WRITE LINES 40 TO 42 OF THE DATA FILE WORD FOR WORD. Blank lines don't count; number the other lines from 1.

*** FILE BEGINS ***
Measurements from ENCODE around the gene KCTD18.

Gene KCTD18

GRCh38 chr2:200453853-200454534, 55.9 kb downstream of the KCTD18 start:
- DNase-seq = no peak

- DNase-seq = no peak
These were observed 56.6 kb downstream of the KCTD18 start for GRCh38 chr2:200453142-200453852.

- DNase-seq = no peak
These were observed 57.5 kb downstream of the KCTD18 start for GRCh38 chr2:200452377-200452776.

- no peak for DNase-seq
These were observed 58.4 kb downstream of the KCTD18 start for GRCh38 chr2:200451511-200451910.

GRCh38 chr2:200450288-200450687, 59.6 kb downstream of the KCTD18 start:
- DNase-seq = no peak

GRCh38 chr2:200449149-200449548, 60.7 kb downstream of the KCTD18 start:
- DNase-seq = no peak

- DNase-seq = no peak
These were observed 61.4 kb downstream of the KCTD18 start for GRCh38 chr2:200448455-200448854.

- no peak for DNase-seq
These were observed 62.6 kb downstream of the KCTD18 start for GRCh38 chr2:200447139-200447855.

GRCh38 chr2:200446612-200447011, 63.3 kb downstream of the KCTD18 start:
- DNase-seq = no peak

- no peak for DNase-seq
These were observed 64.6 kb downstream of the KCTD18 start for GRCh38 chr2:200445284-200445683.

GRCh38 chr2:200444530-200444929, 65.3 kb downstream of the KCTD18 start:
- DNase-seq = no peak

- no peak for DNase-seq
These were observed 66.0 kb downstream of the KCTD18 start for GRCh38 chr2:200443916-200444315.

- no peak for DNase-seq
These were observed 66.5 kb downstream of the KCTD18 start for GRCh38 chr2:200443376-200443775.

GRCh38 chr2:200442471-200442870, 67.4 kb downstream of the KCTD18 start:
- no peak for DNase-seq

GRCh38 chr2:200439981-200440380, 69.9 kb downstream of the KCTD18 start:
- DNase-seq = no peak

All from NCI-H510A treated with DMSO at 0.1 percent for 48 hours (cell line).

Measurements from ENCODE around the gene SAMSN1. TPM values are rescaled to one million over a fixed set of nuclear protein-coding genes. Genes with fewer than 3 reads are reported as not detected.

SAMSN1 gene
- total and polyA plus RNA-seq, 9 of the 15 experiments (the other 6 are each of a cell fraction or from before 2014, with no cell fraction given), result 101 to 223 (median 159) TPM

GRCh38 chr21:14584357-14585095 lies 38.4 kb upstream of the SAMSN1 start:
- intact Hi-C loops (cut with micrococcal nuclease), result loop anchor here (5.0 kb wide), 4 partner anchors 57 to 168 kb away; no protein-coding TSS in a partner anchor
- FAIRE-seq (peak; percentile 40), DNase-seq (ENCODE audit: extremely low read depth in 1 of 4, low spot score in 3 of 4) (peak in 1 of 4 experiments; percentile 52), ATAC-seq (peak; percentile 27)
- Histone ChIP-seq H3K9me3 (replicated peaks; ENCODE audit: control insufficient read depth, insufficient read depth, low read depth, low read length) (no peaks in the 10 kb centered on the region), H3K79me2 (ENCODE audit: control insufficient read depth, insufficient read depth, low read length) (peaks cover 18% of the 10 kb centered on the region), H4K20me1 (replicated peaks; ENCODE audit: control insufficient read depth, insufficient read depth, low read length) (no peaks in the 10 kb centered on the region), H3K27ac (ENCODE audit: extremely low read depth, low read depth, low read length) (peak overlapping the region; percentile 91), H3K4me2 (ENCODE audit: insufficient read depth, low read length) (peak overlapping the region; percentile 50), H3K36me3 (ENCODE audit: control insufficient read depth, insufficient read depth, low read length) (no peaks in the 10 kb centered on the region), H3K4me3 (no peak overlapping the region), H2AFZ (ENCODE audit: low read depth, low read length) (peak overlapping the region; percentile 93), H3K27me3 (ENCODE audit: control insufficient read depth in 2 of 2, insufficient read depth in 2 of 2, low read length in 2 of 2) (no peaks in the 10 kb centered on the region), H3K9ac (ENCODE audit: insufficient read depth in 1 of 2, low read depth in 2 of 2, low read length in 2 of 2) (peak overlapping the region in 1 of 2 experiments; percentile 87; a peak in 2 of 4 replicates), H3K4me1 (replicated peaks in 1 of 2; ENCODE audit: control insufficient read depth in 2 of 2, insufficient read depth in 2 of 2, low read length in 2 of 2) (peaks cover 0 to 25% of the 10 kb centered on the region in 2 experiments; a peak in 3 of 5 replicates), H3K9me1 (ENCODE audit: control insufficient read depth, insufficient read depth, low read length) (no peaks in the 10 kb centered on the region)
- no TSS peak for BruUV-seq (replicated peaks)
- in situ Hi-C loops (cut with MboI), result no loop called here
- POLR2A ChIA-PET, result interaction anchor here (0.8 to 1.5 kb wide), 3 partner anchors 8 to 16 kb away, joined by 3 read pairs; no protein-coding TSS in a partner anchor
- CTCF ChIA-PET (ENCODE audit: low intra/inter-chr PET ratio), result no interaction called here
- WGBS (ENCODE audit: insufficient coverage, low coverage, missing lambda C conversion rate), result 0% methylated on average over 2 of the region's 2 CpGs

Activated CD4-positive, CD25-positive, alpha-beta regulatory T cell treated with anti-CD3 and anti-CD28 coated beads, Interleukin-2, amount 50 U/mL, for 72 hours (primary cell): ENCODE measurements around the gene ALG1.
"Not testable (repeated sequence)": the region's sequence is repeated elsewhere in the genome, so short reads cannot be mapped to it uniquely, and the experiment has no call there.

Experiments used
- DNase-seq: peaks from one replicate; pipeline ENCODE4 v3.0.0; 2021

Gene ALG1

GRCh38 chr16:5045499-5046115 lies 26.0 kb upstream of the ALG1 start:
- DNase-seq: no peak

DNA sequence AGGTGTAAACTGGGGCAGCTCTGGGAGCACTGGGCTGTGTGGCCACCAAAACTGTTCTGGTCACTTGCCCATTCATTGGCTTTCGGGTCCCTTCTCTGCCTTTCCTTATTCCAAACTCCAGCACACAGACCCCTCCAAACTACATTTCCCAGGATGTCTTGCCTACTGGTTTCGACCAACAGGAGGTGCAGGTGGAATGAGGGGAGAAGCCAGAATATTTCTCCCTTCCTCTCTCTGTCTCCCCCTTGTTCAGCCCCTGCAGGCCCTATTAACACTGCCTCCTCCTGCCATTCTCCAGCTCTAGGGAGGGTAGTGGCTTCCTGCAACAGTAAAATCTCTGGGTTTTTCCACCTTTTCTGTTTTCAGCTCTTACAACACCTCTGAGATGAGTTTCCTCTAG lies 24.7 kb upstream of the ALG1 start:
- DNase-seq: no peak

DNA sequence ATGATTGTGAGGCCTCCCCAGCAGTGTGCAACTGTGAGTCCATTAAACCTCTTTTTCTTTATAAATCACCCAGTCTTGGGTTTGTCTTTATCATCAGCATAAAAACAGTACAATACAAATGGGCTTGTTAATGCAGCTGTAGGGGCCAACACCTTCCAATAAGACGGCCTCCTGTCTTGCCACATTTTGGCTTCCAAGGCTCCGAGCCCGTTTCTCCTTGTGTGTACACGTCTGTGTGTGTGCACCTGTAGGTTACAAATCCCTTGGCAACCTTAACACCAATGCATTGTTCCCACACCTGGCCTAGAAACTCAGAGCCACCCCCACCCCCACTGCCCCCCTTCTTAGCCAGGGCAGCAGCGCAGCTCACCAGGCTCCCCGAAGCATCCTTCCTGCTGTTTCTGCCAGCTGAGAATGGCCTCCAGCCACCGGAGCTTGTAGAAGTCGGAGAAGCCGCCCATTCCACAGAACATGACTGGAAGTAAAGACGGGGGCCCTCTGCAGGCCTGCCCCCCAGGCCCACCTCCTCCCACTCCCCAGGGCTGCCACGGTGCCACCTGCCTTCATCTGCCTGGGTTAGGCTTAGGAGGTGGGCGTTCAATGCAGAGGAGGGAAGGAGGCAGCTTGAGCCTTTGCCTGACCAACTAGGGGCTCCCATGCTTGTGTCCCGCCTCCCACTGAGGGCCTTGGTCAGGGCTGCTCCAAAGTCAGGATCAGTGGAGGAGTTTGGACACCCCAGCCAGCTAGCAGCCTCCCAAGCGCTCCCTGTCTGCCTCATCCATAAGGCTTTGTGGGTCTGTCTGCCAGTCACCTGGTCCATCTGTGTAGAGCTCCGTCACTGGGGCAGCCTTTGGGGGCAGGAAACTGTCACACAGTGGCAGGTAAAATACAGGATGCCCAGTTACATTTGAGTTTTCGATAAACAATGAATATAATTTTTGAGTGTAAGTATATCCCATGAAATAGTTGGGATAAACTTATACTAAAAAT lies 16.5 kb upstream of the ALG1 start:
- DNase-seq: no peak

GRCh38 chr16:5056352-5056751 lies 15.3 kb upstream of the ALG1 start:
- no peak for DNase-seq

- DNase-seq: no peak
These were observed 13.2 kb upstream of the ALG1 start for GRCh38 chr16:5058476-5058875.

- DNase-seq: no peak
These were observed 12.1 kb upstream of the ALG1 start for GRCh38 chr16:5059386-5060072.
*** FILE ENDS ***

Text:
- Histone ChIP-seq H3K9me3 (replicated peaks; ENCODE audit: control insufficient read depth, insufficient read depth, low read depth, low read length) (no peaks in the 10 kb centered on the region), H3K79me2 (ENCODE audit: control insufficient read depth, insufficient read depth, low read length) (peaks cover 18% of the 10 kb centered on the region), H4K20me1 (replicated peaks; ENCODE audit: control insufficient read depth, insufficient read depth, low read length) (no peaks in the 10 kb centered on the region), H3K27ac (ENCODE audit: extremely low read depth, low read depth, low read length) (peak overlapping the region; percentile 91), H3K4me2 (ENCODE audit: insufficient read depth, low read length) (peak overlapping the region; percentile 50), H3K36me3 (ENCODE audit: control insufficient read depth, insufficient read depth, low read length) (no peaks in the 10 kb centered on the region), H3K4me3 (no peak overlapping the region), H2AFZ (ENCODE audit: low read depth, low read length) (peak overlapping the region; percentile 93), H3K27me3 (ENCODE audit: control insufficient read depth in 2 of 2, insufficient read depth in 2 of 2, low read length in 2 of 2) (no peaks in the 10 kb centered on the region), H3K9ac (ENCODE audit: insufficient read depth in 1 of 2, low read depth in 2 of 2, low read length in 2 of 2) (peak overlapping the region in 1 of 2 experiments; percentile 87; a peak in 2 of 4 replicates), H3K4me1 (replicated peaks in 1 of 2; ENCODE audit: control insufficient read depth in 2 of 2, insufficient read depth in 2 of 2, low read length in 2 of 2) (peaks cover 0 to 25% of the 10 kb centered on the region in 2 experiments; a peak in 3 of 5 replicates), H3K9me1 (ENCODE audit: control insufficient read depth, insufficient read depth, low read length) (no peaks in the 10 kb centered on the region)
- no TSS peak for BruUV-seq (replicated peaks)
- in situ Hi-C loops (cut with MboI), result no loop called here